- Help Taiwan, which is critical to regional security and to the United States’ credibility as a security partner.
It seems clear that Taiwan will face yet more added pressure from the PRC in 2021 and later. It may be that President Xi calculates that a short-term window of opportunity is closing for the PRC to pressure Taiwan to make concessions on its future political status. We should not be surprised if Beijing confects a cross-straits crisis over the course of this year as the centenary of the CCP looms mid-year and the US faces a terrible domestic health situation. I suggest the Commission should urgently review what can be done to strengthen factors that will deter Xi from taking a disastrous strategic course on Taiwan. Again, this should lead to discussions with Japan and Australia among other important allies because the threat to Taiwan is really a threat to all democracies in the Indo-Pacific.
The Commission should develop a view on the merits of the current debate about the value of ambiguity versus clarity in setting out US responses if Taiwan is attacked. My view is that clarity is what is most needed at a time when the PRC might fail to correctly read American policy signals.
A key to achieving greater clarity of US (and allied countries) policy towards PRC aggression over Taiwan is to develop a shared appreciation of how to steer an effective One China Policy. In Australia at least the PRC has very effectively sold the line that Beijing determines what is appropriate for government-to-government contact between Canberra and Taipei. Of course, that should not be a driver of policy, but it has resulted in such limited Australian engagement with Taiwan that our policy thinking about the country and our capacity to make public statements about its security has become stunted. A Commission dialoge with Australian counterparts on options for engagement with Taiwan would be valuable.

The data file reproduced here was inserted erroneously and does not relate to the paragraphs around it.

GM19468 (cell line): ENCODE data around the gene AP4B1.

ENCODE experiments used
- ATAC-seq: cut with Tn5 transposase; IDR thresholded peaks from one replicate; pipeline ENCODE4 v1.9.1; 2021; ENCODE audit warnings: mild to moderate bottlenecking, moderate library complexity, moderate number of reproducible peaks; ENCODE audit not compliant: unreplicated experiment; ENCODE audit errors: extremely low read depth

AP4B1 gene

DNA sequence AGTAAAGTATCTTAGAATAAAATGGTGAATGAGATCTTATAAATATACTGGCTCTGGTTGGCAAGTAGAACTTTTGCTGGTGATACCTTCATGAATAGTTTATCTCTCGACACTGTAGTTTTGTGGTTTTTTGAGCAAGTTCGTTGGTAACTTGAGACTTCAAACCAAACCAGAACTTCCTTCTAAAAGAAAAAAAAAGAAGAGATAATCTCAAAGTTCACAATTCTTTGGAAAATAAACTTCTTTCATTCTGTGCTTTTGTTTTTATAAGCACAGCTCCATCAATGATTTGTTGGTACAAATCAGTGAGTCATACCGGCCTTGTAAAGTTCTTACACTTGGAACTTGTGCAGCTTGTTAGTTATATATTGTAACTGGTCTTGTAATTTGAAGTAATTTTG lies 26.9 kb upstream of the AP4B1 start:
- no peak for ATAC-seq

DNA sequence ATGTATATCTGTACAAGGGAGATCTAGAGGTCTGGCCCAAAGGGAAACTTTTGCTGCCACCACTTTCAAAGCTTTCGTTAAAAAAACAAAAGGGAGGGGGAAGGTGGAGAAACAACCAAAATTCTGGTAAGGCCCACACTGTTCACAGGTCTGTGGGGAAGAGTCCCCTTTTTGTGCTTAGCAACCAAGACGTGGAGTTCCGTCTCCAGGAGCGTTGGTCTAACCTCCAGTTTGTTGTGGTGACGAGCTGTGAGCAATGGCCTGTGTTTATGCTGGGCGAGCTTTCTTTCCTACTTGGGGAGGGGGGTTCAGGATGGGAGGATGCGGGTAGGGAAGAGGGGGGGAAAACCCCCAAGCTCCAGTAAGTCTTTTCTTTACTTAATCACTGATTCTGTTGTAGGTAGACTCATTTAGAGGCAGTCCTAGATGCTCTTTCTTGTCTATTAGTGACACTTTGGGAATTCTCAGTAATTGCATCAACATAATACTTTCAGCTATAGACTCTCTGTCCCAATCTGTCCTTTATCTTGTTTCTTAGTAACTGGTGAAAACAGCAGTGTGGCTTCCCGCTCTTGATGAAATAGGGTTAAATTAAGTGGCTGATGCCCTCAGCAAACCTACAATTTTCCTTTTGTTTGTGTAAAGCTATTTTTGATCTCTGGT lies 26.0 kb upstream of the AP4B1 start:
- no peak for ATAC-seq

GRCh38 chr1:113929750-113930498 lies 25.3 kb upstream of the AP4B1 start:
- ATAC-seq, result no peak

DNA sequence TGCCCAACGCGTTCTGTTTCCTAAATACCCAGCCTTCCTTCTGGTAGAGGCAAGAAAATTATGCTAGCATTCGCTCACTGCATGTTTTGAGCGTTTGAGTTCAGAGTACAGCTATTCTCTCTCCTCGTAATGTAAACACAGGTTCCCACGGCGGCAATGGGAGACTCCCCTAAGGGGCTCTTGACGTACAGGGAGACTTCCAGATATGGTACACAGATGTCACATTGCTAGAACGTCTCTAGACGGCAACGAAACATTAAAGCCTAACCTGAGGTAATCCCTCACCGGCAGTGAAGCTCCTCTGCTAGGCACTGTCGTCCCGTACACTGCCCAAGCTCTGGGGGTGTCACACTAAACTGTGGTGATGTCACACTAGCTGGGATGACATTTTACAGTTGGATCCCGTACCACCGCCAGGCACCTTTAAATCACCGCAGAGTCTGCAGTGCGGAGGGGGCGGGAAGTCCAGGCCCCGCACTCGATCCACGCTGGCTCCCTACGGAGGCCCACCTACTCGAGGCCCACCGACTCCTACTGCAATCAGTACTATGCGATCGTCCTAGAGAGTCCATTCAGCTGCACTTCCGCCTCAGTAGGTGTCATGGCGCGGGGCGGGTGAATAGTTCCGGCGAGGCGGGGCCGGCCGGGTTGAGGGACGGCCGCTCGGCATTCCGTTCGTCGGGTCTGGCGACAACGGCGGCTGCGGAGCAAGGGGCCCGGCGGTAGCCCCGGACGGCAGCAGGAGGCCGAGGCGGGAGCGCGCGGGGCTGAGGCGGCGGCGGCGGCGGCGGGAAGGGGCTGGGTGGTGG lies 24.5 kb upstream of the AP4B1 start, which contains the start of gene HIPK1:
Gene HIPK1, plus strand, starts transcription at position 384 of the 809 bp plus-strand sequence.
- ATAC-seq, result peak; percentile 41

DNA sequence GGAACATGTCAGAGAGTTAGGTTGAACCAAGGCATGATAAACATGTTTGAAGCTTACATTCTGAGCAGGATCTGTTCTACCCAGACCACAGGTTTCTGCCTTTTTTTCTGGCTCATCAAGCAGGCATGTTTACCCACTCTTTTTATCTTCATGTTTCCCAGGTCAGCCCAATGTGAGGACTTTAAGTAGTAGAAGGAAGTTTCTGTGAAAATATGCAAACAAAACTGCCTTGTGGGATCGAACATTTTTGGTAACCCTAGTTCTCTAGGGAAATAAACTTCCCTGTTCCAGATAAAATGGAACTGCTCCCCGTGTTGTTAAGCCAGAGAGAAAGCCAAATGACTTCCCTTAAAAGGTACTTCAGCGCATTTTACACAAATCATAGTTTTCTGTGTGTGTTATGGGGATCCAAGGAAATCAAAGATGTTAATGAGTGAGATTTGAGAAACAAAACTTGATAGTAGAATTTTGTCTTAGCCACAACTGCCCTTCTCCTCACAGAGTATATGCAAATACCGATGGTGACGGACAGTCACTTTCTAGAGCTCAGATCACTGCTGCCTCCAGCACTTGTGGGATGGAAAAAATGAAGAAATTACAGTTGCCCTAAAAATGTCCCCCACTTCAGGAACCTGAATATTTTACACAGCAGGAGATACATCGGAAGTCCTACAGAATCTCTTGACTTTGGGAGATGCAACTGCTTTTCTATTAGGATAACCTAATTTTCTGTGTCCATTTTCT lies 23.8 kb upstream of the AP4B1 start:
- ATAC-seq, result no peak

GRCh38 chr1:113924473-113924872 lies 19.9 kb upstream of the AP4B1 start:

I would expect the United States to stand by its long-held policy disposition to support Taiwan. On that expectation hangs the credibility of America’s alliance network in the Pacific. To put it bluntly, if the US chose not to vigorously support Taiwan in the face of PRC coercion, this will do immense damage to the credibility of US engagement as viewed in Tokyo, Seoul, and Canberra. That could weaken resolve in these capitals to resist PRC coercion.
If the Commission chose to adopt any of these proposals, the Australian Strategic Policy Institute would be an enthusiastic partner, willing to assist you on any aspects of these suggestions.
My thanks for the opportunity to make this submission. Thanks also to the Commissioners and your staff for the excellent work you do, which is important well beyond the borders of the United States.
27 January 2021